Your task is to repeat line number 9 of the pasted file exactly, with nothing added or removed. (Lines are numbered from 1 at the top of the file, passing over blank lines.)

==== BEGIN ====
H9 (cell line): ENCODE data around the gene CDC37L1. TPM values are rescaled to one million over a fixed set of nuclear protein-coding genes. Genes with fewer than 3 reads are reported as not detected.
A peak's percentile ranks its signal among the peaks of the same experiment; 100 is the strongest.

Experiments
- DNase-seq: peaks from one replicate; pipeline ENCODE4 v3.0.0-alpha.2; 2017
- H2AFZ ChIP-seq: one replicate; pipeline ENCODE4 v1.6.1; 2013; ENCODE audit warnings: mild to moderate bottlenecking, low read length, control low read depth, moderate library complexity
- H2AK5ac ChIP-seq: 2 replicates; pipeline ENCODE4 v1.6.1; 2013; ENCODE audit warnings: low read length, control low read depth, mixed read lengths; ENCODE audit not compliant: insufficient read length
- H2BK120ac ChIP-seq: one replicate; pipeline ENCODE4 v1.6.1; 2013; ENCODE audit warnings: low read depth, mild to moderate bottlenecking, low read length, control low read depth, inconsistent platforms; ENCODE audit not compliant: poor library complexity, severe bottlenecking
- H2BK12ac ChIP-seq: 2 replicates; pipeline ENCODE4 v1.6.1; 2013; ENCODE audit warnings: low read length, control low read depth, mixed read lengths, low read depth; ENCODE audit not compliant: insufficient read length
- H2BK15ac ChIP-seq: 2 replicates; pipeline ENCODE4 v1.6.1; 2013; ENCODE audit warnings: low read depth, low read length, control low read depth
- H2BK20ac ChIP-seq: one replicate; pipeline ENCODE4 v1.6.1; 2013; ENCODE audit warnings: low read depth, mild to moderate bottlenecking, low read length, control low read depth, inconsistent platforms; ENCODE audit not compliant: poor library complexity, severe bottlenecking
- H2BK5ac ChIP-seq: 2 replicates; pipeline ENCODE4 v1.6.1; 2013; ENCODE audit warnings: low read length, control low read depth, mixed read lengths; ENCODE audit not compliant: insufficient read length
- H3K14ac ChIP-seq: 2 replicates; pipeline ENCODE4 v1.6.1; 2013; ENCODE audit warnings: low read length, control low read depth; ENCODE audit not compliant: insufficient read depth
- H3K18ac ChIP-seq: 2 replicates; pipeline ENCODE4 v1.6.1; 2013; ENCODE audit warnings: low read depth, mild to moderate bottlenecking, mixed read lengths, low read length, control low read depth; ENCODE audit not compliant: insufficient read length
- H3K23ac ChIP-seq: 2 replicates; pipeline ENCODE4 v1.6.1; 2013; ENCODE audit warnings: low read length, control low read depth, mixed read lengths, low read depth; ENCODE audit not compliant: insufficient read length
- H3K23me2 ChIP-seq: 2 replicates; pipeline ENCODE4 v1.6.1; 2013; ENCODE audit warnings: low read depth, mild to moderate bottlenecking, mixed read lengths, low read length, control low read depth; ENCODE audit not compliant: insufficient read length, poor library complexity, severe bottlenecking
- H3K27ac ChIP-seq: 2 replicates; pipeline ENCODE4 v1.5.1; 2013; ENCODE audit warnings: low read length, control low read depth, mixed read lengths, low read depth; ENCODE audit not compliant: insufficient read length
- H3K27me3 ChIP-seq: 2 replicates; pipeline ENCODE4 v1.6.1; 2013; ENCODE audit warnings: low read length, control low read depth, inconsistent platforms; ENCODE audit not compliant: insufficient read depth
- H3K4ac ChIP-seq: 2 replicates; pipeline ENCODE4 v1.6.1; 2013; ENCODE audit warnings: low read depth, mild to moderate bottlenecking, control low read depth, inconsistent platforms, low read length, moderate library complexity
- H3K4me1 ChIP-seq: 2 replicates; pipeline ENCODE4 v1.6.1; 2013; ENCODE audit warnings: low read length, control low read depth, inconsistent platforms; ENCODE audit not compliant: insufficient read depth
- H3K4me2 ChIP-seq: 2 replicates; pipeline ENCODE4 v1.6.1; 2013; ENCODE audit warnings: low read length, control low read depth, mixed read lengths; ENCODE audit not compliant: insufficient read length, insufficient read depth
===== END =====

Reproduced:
- H2BK15ac ChIP-seq: 2 replicates; pipeline ENCODE4 v1.6.1; 2013; ENCODE audit warnings: low read depth, low read length, control low read depth